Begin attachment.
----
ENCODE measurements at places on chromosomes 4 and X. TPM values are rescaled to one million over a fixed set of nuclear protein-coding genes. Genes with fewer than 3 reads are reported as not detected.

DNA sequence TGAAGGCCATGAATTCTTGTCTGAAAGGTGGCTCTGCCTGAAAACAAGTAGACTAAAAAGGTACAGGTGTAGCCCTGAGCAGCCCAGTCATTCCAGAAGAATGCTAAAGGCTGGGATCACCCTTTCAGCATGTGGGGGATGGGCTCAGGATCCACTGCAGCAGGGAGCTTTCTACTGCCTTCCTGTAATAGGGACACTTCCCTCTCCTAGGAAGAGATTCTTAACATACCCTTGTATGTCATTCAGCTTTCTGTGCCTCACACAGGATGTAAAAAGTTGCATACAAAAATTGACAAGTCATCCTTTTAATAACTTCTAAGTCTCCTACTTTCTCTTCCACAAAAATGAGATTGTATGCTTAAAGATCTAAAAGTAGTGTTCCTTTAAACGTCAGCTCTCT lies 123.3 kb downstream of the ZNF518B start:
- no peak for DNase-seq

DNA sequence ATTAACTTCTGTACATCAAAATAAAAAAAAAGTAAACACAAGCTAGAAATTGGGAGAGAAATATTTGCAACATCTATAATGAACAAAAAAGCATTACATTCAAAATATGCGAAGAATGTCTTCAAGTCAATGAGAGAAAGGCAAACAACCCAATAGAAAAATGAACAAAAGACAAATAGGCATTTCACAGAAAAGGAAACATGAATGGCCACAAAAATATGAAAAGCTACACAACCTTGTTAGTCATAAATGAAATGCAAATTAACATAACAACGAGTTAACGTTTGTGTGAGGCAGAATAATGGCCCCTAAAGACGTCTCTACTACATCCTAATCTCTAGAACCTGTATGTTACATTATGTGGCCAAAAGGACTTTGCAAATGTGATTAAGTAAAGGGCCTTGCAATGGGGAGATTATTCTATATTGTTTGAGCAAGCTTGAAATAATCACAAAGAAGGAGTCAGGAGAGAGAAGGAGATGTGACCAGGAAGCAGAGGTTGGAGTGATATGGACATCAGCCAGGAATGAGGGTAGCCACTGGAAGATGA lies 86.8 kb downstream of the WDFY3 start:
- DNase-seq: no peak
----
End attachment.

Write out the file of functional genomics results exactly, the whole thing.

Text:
ENCODE measurements at places on chromosomes 4 and X. TPM values are rescaled to one million over a fixed set of nuclear protein-coding genes. Genes with fewer than 3 reads are reported as not detected.

DNA sequence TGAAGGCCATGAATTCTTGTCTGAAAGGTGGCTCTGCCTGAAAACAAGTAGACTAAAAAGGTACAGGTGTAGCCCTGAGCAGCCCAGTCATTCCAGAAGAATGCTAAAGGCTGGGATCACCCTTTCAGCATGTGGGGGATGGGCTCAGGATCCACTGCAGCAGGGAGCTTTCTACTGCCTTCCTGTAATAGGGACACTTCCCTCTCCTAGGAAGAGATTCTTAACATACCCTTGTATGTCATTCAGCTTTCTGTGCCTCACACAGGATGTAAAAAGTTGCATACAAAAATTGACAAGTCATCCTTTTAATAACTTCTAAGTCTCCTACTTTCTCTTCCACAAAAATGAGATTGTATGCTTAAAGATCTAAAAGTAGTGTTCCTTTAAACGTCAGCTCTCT lies 123.3 kb downstream of the ZNF518B start:
- no peak for DNase-seq

DNA sequence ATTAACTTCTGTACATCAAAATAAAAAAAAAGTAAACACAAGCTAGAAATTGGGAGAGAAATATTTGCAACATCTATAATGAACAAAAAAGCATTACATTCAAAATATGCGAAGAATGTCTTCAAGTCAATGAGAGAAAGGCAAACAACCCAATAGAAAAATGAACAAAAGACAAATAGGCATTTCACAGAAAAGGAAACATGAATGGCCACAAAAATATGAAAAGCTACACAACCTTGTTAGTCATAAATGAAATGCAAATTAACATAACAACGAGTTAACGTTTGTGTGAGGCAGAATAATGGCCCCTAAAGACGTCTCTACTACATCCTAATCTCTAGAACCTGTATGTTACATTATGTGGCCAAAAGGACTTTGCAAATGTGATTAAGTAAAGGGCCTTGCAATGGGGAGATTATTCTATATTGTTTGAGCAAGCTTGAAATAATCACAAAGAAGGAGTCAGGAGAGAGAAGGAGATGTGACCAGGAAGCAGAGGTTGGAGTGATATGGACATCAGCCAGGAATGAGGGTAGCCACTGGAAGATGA lies 86.8 kb downstream of the WDFY3 start:
- DNase-seq: no peak